Among other things, along with Frodo's behavior following Bilbo's leaving, there's pretty much a permanent black mark on that branch of of the Baggins family. Bilbo dismisses the expected disturbance as a matter of gossip for "a year and a day," but people talk about it so long that it morphs into the Legend of Mad Baggins, confabulating his adventures into an urban legend about a hobbit who disappears in a flash of light only to return with treasure. Outside the realm of urban legend, the general consensus is that Bilbo finally went completely off the rails, came to some sort of unfortunate end after running off, and that Gandalf is all generally to blame. Not that they are entirely wrong, Gandalf is generally to blame, and the ring did mess with Bilbo's mental state.
Frodo steps right up into Bilbo's shoes as the local eccentric rather than settling down and developing some "hobbit-sense." There's not settling down and starting a family for Frodo, rather he stays living alone and keeps an active social life, particularly among the younger (and more Tookish) hobbits. Rather than mourning Bilbo, Frodo continues on Bilbo's birthday party tradition for so long that the Shire stopped even questioning it. What really marks Frodo as eccentric is his predilection for wandering, sometimes with Merry and Pippin, who suspect that on his own Frodo visits with the elves.
In many ways Frodo's life is in a holding pattern for some 20 years. The regret of staying behind never leaves him, yet he's never quite ready to follow in Bilbo's footsteps. A certain restlessness pervades his life, as well as a curiosity about the world at large. I can't help but wonder how much of the tug-and-pull on his life is the influence of the Ring, and on that unnameless other power that Gandalf sees in Bilbo rather than an orc finding the Ring.
Regardless of the insularity of the Shire, rumors of strange, and sometimes dark, happenings at the world at large do creep in. Even rumors of ents are heard by hobbits who would avoid any news of far away lands. Elves passing westward to the sea and not returning, dwarfs on the road in unusual numbers, and other strangers briefly infringing on the boundaries of the Shire as roads wind on. Perhaps Frodo alone seeks out these travelers and the news that they carry.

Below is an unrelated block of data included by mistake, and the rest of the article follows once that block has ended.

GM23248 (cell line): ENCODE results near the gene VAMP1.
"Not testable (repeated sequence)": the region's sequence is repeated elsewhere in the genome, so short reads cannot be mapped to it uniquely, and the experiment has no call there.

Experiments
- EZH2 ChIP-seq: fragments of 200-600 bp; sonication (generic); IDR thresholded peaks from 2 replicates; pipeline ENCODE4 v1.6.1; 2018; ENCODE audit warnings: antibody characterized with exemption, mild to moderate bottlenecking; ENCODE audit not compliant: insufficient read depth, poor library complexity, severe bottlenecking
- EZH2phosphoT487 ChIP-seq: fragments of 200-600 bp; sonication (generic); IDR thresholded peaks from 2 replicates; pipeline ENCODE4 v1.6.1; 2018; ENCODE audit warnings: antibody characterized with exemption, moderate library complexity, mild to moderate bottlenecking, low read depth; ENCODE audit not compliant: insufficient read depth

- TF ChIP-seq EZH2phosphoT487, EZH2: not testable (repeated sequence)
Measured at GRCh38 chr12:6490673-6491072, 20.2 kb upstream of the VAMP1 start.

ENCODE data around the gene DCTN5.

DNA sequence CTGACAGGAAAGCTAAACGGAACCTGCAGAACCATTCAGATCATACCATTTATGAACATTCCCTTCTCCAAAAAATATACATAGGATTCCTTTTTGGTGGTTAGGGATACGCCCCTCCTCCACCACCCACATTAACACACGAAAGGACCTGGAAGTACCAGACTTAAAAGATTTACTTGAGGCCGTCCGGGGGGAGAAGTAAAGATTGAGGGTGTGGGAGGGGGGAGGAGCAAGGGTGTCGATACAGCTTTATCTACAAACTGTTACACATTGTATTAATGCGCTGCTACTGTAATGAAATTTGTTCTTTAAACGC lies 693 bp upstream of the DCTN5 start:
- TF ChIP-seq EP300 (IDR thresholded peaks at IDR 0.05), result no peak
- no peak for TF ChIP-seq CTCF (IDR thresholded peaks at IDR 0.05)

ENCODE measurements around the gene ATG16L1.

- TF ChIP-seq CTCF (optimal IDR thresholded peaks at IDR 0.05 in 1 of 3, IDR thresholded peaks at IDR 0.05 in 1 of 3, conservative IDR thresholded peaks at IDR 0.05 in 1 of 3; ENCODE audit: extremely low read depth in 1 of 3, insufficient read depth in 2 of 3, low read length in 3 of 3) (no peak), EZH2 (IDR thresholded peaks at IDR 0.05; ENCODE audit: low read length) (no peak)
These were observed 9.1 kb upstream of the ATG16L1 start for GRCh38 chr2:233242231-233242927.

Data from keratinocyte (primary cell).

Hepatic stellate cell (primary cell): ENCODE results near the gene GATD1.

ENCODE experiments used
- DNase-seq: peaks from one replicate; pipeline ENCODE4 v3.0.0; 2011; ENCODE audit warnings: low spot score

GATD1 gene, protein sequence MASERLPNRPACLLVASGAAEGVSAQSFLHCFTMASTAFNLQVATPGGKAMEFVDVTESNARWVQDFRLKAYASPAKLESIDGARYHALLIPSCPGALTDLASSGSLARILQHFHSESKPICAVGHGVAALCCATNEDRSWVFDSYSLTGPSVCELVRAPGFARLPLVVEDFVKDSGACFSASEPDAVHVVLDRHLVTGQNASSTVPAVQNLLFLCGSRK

Tolkien drops a lot of knowledge and foreshadowing on us in this interim. We learn about Mordor and the growing power there that was once in the Mirkwood, the elves leaving Middle-Earth, the appearance of intelligent orcs and trolls, and that there are worse creatures yet to be named. We even learn about the ents, though not by name (regardless of their mention earlier in this post), a bit of lore almost as forgotten as that of the hobbits. All of these rumors come to play significantly in the story to come, even if the initial significance is lost on a new reader.
The poem of the rings of power itself is one of those enduring pieces of literature, with a strong meter, though I am always left wondering when the translation from another language retains its meter and rhyme. Of interest in the following history lesson is that the rings of power distributed among the races were not of Sauron's making, that he exerted his power over them and corrupted them as they fell to his touch. The rings of the Elf-lords were held out of Sauron's reach, but even those are at risk should Sauron regain control of the Master Ring.
The history of the Ring is one of betrayal and corruption, the death of kings the cost of its emancipation from Sauron's hand. Then the betrayal of it's next bearer, slipping from Isildur's finger as he escapes from orcs. I feel that while the Ring corrupts, it does so best when the seeds already lie there. Isildur came from a line of great kings, known for their selflessness and wisdom, he had no need for greater power or wealth. Smeagol's fall to me is indicative of the sprouting of characteristics already present, a twisting of his existing curiosity and strength. That his first act is to kill for ownership of the Ring, at a time when it's power has lain largely dormant for time unknown, must give the ring a stronger measure of control over him, and his actions afterward do not serve to benefit him but contribute to the spread of strife and discord until Smeagol is driven away. As Gandalf remarks, Bilbo was rewarded for demonstrating pity and mercy rather than striking Gollum down.